Health Literacy From a Pediatrician's Perspective: Health Literacy

Health Literacy From a Pediatrician's Perspective: Health Literacy

Nazan Sarper
DOI: 10.4018/978-1-6684-2414-8.ch015
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Abstract

Health literacy describes individual's skills to understand and use the information on health issues, compliance to the prescribed therapeutic regimen, prevention of disease and accidents, filtering the information, and making good judgments to maintain a healthy life. Low school education and fundamental education and poverty are barriers to gain health literacy. If TV broadcasts are used optimally for training in health issues, they may reach many people. The density of the active physicians, nurses and midwives, national health coverage, and training activities of the civil associations for chronic disease contribute to health literacy. Controversy exists about the benefits and risks of social media and mass media to health literacy due to information pollution. Self-diagnosis and marketing of under-the-counter drugs are problems of the digital age. Some projects aiming to improve digital health literacy skills will help people to reach reliable health-related information. Communication skills of healthcare professionals are also important.
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Background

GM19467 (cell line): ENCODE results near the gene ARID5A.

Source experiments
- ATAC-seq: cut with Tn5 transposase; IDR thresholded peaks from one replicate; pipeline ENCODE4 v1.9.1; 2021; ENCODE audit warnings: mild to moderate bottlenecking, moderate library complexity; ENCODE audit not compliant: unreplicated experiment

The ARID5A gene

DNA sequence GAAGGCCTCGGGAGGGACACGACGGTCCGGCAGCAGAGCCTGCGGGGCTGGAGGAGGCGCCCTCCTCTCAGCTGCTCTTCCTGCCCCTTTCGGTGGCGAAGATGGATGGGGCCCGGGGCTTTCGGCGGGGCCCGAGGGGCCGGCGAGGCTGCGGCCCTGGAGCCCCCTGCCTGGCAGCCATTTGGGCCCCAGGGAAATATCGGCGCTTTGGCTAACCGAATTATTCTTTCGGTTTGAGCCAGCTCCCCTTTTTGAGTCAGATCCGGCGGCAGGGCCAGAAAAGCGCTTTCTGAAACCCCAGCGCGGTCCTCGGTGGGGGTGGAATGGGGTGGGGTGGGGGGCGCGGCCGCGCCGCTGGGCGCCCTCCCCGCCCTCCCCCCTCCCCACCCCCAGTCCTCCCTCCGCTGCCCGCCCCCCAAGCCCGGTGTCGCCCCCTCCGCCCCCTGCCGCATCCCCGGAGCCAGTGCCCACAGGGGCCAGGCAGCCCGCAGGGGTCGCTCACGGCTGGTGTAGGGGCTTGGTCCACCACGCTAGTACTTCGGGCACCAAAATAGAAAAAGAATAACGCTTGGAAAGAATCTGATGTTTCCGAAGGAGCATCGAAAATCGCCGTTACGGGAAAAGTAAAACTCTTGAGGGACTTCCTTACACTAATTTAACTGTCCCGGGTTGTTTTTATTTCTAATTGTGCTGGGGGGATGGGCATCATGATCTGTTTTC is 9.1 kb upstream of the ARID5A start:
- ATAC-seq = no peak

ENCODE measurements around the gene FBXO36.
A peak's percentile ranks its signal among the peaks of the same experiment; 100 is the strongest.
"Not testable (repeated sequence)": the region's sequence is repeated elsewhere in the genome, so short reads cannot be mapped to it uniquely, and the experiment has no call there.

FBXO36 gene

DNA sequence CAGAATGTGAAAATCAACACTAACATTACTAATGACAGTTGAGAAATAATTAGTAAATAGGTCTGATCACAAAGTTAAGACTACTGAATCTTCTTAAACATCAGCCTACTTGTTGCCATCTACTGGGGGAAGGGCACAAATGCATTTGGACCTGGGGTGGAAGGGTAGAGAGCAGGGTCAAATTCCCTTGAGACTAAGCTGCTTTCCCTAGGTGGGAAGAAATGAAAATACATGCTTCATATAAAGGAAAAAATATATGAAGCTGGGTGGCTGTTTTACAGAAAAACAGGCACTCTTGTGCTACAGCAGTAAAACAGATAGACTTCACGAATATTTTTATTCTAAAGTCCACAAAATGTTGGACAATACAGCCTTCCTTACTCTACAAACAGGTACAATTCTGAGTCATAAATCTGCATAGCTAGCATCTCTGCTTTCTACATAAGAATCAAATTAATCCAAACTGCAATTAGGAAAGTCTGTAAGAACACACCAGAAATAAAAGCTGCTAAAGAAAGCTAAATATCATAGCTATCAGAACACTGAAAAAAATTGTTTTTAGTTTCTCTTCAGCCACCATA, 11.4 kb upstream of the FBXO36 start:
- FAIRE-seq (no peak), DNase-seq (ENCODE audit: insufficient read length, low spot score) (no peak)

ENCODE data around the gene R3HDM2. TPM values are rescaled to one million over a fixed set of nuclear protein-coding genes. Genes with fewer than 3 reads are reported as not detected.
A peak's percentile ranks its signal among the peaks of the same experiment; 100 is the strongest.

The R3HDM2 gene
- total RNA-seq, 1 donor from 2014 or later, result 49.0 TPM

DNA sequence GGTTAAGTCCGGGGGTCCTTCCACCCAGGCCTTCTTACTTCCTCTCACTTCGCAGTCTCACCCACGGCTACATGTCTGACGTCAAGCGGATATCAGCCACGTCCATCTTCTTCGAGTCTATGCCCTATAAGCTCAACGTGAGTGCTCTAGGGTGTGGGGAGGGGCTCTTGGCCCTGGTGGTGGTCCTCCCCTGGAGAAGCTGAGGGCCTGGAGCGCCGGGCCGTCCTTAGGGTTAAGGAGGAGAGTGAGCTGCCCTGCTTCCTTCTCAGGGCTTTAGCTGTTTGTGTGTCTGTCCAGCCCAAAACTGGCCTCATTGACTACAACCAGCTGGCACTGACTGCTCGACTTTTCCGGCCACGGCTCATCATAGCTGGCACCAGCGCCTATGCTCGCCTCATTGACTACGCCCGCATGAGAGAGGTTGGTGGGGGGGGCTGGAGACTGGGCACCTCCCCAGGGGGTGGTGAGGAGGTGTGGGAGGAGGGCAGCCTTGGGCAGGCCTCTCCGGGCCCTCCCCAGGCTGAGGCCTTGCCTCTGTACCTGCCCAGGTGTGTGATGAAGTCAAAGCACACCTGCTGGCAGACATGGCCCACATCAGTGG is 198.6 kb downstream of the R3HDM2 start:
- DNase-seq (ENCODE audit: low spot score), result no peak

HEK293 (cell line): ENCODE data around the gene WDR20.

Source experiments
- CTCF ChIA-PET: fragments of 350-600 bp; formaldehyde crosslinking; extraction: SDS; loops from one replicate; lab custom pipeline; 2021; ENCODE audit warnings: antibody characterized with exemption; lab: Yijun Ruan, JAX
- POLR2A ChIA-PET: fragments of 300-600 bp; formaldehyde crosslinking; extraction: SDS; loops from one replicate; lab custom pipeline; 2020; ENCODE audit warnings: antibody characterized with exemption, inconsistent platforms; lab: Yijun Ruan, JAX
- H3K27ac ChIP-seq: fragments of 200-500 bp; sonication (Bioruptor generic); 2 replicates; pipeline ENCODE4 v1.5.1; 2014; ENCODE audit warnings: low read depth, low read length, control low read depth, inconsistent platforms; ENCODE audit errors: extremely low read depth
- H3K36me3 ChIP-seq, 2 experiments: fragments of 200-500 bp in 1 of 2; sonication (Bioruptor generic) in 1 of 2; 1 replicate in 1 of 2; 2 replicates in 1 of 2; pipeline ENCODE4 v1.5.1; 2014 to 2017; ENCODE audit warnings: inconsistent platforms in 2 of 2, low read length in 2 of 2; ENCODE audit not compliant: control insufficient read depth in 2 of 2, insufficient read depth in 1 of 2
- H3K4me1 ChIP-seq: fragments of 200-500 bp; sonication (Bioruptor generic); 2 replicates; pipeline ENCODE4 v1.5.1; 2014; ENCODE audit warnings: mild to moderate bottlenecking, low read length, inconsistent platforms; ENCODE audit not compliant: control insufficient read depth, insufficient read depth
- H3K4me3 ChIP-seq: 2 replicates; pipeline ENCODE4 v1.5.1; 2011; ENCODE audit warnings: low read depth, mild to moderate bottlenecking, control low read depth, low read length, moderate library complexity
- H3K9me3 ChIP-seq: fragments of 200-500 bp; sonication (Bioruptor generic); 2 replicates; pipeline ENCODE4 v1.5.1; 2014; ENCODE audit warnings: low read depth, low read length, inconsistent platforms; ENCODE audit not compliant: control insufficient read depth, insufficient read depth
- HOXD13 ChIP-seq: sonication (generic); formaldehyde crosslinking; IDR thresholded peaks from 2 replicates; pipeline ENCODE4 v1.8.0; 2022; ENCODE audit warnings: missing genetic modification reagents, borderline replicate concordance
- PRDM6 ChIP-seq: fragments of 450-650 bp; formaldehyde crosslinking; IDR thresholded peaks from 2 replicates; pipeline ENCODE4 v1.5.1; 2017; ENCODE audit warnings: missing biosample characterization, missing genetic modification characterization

Since introduction of the health literacy concept in 1970's many definitions were suggested (Simonds, 1974). In 1998 World Health Organization (WHO) definition was “The cognitive and social skills which determine the motivation and ability of the individuals to gain access to understand and use information in ways which promote and maintain good health” (Nutbeam, 1998). In United States it was used to define relationship between the patient's literacy and compliance to the prescribed therapeutic regimen (Ad Hoc Committee on Health Literacy, 1999). European Union definition in 2007 was “The ability to read, filter and understand health information in order to form sound judgments” (European Commission, 2007). Australian Bureau of Statistics’ definition in 2008 was “The knowledge and skills required to understand and use information relating to health issues such as drugs and alcohol, disease prevention and treatment, safety and accident prevention, first aid, emergencies, and staying healthy” (Australian Bureau of Statistics, 2008). These definitions cover some important elements. a) Personal skills to understand the information b)The ability to filter and make good judgments (critical health literacy) c)To use the information to maintain a healthy life (to prevent disease, accidents, compliance to prescribed therapeutic regimen). It is important to discuss the contribution of good health literacy to a healthy life and factors effecting health literacy skills. These factors are related to individual's capacity, national health policy and organizations of the community. Health literacy study of America showed that about one thirds of the people had very low health literacy (Kutner et al, 2007). Another issue is the contents of the health information that should be given to community. As an experienced physician, the author thinks that preventive medicine has extreme importance. Information about clinical medicine can be gained when a patient developed a disease. In this setting, communication skills of the health care providers, training materials and organizations of the community will help to improve patient's skills for compliance to treatment. Poor school literacy and fundamental literacy is an obstacle for good health literacy. Printed media, mass media, TV broadcasts and internet may be used to improve health literacy but they may be also harmful by releasing unreliable information and advertising and marketing under the counter drugs.

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